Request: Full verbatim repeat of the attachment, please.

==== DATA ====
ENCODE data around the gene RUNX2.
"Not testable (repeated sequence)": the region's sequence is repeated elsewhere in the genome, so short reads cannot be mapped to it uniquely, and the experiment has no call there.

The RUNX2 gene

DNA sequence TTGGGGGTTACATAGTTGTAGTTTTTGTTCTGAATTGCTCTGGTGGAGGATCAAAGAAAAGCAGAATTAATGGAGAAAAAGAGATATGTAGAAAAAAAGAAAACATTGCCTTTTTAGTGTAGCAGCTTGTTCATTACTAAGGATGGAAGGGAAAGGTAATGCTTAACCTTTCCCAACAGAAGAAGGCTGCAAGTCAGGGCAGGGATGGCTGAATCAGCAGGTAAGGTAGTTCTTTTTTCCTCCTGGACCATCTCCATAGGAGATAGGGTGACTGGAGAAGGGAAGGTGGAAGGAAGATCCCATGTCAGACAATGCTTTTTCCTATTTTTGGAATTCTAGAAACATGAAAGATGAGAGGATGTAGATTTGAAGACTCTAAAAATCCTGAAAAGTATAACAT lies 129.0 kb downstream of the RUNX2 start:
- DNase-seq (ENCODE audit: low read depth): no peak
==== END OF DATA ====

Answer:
ENCODE data around the gene RUNX2.
"Not testable (repeated sequence)": the region's sequence is repeated elsewhere in the genome, so short reads cannot be mapped to it uniquely, and the experiment has no call there.

The RUNX2 gene

DNA sequence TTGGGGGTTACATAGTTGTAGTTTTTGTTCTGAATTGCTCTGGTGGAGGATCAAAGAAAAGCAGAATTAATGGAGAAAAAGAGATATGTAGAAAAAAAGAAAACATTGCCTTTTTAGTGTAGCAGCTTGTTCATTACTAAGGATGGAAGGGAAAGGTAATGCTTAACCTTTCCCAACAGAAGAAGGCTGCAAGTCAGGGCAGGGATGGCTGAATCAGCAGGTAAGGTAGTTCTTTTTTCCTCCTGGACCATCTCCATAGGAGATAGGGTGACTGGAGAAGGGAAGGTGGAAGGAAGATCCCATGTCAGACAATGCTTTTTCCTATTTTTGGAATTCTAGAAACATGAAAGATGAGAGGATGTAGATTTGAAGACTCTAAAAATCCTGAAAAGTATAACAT lies 129.0 kb downstream of the RUNX2 start:
- DNase-seq (ENCODE audit: low read depth): no peak